Opinion: Homeless action plan a good first step

The Chilliwack action plan, backed by a $700,000 commitment, sets out six specific goals, but the city can't do it alone.

Chilliwack is not the first community to look for ways to deal with homelessness. Nor will it be the last.

But while some cities seem confused, indecisive and even intransigent, Chilliwack, at least, now has a plan.

This week the City released its long awaited “Action Plan on Homelessness.” (See story, front page.) It sets out some clear steps that will help reduce the number of people living on the street, or shifting from couch to couch.

However, the plan makes clear that action on homelessness is more than the city’s responsibility. The plan is a road map that invites more drivers.

Indeed, social issues like homelessness are outside a municipal government’s traditional mandate. But being on the front lines, local governments have had little choice.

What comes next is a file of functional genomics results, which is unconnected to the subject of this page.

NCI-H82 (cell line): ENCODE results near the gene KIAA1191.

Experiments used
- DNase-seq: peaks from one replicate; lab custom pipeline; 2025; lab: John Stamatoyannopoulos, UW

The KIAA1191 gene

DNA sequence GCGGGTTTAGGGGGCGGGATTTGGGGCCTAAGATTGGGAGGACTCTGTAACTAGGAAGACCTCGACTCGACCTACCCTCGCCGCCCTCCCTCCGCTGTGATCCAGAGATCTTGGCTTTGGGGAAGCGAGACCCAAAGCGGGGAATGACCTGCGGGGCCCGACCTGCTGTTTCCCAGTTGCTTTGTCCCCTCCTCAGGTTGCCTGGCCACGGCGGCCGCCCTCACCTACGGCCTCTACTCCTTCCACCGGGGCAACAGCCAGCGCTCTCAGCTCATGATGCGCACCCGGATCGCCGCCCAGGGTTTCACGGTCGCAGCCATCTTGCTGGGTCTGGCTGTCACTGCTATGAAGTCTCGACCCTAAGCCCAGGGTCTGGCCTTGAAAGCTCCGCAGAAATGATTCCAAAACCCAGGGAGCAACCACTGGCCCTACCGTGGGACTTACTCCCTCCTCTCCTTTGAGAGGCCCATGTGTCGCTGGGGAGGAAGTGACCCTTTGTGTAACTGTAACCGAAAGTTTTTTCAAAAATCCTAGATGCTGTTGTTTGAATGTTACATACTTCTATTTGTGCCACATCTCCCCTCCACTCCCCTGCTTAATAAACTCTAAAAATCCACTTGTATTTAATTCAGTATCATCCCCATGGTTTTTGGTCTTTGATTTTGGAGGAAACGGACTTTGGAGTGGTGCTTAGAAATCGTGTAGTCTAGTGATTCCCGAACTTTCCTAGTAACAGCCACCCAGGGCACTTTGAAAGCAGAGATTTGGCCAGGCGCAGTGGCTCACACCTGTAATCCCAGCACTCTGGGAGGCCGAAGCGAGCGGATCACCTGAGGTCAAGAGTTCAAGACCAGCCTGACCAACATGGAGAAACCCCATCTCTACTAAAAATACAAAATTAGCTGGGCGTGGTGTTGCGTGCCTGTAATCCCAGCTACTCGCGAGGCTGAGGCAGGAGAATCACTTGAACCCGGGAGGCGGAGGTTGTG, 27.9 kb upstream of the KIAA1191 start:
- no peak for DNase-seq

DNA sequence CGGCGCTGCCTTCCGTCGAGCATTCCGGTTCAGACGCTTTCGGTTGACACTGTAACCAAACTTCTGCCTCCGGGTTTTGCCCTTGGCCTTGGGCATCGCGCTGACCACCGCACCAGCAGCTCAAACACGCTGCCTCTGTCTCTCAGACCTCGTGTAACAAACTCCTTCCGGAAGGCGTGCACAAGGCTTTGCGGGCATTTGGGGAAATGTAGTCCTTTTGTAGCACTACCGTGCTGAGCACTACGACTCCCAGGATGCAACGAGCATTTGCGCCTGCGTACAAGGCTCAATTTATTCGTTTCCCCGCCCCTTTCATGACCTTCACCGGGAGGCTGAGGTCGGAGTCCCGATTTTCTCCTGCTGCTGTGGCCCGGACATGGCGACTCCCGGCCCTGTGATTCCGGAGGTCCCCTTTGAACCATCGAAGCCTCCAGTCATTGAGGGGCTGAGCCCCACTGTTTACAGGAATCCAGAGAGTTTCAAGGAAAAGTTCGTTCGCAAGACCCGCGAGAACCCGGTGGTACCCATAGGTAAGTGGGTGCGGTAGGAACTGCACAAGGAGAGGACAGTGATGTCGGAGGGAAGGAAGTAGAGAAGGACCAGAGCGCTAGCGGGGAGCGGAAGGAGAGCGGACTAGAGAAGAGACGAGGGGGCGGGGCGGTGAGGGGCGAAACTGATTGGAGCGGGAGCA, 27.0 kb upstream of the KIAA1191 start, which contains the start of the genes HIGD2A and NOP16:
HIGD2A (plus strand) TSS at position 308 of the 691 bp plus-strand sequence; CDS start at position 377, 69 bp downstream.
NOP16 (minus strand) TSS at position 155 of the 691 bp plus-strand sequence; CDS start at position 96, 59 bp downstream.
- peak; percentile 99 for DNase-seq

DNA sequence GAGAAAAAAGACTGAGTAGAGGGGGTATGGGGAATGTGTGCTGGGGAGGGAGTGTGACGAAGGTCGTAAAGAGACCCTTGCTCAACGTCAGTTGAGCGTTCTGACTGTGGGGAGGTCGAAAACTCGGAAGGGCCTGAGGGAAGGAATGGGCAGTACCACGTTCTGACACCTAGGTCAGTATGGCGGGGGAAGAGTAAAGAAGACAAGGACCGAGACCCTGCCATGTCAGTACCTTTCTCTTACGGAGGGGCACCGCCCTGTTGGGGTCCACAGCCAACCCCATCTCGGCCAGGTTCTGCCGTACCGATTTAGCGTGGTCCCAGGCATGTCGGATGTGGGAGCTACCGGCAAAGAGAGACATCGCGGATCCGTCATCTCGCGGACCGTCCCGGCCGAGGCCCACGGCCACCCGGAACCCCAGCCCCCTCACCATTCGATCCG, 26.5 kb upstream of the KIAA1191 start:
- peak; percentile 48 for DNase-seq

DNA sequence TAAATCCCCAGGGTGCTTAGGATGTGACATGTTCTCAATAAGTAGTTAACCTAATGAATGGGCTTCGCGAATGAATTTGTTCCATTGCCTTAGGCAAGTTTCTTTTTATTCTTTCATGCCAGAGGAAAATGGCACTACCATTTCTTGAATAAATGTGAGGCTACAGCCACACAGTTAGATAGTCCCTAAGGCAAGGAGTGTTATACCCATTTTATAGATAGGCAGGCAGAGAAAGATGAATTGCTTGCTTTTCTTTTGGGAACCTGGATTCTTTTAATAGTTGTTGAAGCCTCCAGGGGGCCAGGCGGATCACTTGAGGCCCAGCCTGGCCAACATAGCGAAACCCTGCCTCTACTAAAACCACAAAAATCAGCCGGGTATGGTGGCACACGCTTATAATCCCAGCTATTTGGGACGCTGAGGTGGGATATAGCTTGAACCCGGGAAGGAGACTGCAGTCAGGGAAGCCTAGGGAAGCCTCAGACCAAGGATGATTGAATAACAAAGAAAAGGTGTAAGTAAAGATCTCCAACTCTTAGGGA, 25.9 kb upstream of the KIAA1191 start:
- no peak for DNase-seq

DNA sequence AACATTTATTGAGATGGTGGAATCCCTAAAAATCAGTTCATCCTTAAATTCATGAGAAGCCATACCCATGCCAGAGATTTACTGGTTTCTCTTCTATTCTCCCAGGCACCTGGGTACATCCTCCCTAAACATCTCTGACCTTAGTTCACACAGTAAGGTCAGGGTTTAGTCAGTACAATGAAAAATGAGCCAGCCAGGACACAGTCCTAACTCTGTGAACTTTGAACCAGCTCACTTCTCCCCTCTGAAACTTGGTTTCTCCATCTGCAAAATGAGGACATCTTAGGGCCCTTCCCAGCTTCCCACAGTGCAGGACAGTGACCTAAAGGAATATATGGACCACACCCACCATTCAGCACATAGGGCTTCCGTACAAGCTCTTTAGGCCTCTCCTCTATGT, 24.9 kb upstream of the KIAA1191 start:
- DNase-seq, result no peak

The Chilliwack action plan, backed by a $700,000 commitment in the 2016 city budget, sets out six specific goals, coupled with strategies aimed at turning the objectives into reality.

The first goal is to, “develop and implement an appropriate housing first approach for Chilliwack.” This is an appreciation for the fact that before the more complex issues that lead to homelessness can be dealt with, the basic necessities like food and shelter must be in place. The strategy then calls for “wrap around” services that support people once they’ve found housing to ensure they don’t return to the streets.

Additional goals include:

• Increase the supply of affordable housing in accordance with community needs

• Increase coordination amongst agencies to prevent homelessness

• Improve the health and safety of the vulnerable

• Increase community awareness of homelessness and build support for solutions

• Support initiatives that build self esteem and support economic self sufficiency

All these objectives are admirable, albeit not entirely original.

But they can’t be done alone.

Chilliwack has made a good start, and even backed that effort with taxpayer money.

Now it’s time for federal, provincial and health authority partners to step forward.